Some exceptions may be available for border regions. In case of people resident in Schleswig-Holstein, southern Sweden (Blekinge and Scania) and West Sweden (Halland og West Gothia), who have a worthy purpose of entry, proof of a negative COVID-19 test taken no more than 7 days before entry is required. In all the other cases, border region residents who do not have a worthy purpose for entering Denmark must be able to present a negative COVID-19 test taken no more than 24 hours before entry.

    Passengers who have been previously infected with COVID-19 are no longer perceived to be contagious. These passengers must present proof of a positive COVID-19 test result from a test performed between 14 days and eight weeks prior to entry. 

     

    Is a quarantine required?

    As of 7 February 2021, a mandatory 10-day isolation applies to all travellers. The isolation can be ended by the presentation of a negative PCR test taken no earlier than day 4 after entry. 

     

    Mandatory Travel Documentation

    Information on required documentation is available on the Danish Police website.

     

    Find out more:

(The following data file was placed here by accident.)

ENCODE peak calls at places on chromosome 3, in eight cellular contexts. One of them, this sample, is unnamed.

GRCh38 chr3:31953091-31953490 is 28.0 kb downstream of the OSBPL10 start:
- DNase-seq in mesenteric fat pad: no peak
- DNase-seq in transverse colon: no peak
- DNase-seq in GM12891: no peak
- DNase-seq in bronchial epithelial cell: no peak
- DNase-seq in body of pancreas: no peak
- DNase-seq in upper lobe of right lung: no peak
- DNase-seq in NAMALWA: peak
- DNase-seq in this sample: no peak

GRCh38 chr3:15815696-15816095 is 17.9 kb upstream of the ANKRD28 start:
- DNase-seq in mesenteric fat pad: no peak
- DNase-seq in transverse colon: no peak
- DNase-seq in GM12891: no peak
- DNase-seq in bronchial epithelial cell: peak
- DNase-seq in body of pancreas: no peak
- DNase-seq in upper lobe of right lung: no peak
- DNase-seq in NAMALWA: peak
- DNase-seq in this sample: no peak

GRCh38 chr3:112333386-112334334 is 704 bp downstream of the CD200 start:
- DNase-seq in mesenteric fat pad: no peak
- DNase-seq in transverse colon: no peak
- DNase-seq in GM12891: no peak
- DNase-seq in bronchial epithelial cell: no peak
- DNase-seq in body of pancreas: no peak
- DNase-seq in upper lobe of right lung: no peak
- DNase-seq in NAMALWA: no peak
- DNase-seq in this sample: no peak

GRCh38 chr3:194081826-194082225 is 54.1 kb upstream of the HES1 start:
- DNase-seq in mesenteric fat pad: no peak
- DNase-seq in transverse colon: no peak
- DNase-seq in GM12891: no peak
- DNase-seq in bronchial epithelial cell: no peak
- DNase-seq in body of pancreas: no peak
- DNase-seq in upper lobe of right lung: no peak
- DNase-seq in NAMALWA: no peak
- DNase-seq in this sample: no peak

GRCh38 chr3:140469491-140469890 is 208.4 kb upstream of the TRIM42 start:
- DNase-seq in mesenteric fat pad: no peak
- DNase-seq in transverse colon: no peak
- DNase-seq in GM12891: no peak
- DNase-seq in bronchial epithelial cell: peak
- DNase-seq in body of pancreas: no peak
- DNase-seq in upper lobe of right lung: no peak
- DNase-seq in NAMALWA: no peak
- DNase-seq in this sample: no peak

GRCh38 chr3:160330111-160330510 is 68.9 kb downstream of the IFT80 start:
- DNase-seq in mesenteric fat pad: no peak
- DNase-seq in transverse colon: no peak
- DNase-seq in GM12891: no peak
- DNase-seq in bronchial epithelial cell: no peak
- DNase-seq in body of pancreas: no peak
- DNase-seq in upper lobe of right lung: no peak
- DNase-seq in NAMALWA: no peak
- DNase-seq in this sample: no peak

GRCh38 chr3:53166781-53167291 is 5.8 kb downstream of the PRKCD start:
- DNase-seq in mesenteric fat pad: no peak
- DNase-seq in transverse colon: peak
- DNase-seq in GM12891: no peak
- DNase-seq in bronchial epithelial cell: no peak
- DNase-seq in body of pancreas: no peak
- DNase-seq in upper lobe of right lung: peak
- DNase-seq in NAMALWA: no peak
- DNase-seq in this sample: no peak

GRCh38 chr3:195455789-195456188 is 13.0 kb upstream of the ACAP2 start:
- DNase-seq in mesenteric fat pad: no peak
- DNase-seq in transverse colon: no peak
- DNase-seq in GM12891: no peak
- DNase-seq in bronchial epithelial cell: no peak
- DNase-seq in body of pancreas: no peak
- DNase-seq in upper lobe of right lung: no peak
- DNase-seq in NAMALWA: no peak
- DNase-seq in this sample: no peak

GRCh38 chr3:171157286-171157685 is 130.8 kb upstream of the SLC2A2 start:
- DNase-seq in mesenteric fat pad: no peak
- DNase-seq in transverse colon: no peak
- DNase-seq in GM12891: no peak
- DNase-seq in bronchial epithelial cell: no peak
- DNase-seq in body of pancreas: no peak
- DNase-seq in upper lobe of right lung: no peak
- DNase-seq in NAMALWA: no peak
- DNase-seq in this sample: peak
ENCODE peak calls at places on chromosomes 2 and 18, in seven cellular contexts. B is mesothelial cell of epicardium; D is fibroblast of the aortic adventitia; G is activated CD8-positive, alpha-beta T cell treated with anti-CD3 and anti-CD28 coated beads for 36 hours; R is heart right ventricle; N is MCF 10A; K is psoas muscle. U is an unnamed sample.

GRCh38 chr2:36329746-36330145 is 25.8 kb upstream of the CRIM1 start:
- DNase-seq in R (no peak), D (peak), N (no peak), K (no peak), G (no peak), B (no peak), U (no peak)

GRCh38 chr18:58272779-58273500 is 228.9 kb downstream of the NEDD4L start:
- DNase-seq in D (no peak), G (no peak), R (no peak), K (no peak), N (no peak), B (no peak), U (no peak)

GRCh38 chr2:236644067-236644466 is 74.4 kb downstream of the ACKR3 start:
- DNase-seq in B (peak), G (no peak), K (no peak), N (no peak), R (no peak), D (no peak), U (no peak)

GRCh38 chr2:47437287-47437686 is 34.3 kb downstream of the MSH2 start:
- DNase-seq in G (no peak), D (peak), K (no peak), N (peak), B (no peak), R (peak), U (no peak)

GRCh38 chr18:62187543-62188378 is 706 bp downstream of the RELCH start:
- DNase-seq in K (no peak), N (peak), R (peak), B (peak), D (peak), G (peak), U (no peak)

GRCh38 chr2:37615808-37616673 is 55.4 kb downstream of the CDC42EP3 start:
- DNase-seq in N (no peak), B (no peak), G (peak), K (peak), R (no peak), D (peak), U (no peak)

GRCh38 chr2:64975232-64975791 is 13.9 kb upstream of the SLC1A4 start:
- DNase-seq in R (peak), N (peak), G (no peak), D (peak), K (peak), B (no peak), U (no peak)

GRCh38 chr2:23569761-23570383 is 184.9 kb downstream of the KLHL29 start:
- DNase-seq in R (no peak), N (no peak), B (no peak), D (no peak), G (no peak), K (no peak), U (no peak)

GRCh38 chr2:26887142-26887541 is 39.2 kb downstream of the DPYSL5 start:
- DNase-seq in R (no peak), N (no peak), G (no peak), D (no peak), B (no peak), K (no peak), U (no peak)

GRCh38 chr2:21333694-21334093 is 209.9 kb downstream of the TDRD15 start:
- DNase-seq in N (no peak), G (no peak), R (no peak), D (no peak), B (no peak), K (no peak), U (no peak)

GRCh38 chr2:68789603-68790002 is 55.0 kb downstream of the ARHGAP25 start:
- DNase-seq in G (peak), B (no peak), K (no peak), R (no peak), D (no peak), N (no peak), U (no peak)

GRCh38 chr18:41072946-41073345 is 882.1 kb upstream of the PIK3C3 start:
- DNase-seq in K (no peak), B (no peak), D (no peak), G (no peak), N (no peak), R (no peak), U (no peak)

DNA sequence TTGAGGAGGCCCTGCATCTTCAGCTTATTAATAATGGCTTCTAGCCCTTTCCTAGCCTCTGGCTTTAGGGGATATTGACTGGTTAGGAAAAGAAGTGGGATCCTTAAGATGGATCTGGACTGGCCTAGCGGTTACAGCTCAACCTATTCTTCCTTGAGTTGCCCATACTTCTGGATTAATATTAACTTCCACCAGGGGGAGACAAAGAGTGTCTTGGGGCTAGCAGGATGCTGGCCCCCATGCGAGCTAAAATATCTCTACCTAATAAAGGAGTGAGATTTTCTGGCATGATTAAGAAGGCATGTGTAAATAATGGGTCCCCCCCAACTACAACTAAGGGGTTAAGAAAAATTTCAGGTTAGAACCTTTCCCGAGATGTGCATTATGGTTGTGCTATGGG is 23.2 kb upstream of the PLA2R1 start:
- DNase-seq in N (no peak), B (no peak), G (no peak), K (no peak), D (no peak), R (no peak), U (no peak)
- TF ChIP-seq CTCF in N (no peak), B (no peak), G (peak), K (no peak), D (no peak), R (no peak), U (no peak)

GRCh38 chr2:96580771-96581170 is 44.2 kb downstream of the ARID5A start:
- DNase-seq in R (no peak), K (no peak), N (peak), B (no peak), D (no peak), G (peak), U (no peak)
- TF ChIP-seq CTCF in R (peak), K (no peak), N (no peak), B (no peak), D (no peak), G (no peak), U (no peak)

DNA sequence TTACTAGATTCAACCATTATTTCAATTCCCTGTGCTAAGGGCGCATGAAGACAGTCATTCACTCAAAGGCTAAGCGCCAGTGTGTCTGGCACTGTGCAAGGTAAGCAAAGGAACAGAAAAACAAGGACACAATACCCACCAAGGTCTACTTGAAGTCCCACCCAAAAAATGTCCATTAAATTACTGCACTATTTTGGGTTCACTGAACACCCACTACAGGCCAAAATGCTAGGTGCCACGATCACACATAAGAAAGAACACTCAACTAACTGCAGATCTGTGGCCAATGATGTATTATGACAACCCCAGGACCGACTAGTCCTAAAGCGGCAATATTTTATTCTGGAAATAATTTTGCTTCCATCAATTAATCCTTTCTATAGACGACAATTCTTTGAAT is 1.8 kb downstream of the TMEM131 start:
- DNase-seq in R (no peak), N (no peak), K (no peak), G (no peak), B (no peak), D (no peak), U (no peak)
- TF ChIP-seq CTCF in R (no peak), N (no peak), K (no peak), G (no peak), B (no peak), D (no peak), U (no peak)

Entry into Denmark
    Medical Certificate – SARS-CoV-2 testing result
    Entry forms and certificates
    Travel documents for border controls

     

    Contact Point for Denmark:
    Hotline of the Danish police: +45 7020 6044

    Opening hours:
    Monday-Wednesday 08.00-16.00
    Thursday 08.00-15.00
    Friday 08.00-14.00

    Documents you need to travel in Europe

    *Transit:

    As a general rule, passengers in transit in the EU+ area are exempted from temporary travel restriction.

    EU citizens entering the EU from a third country, as well as their family members, irrespective of their nationality, are exempted from the travel restrictions regardless of whether or not they are returning to their country of nationality or residence.

    Passengers travelling from a non-EU country to another non-EU country may transit through the international transit area of airports located in the Schengen area. Rules regarding airport transit visa requirements continue to apply.

    Additionally, for Denmark, the following rules apply:

    You can travel through Denmark (transit) if you have a worthy purpose outside Denmark or if you are going on holiday outside Denmark, the Faroe Islands and Greenland. This applies regardless of your habitual residence and your means of transport.

     

    Is a coronavirus test required?

    As of 7 February, if you are to transit through Denmark, you must present a negative COVID-19 test taken no more than 24 hours before entry.

     

    Exemptions

    Children up to the age of 12 are exempt from the testing requirement.

    People having tested positive for COVID-19 within the past 8 weeks are exempt from the requirement to present proof of a negative COVID-19 test on arrival in Denmark if they can present proof of a positive COVID-19 test result within the past 12 weeks, which is at least 2 weeks old.

    If you have a transit flight and do not leave the airport’s transit area, you are not required to present a negative COVID-19 test.

     

    Find out more: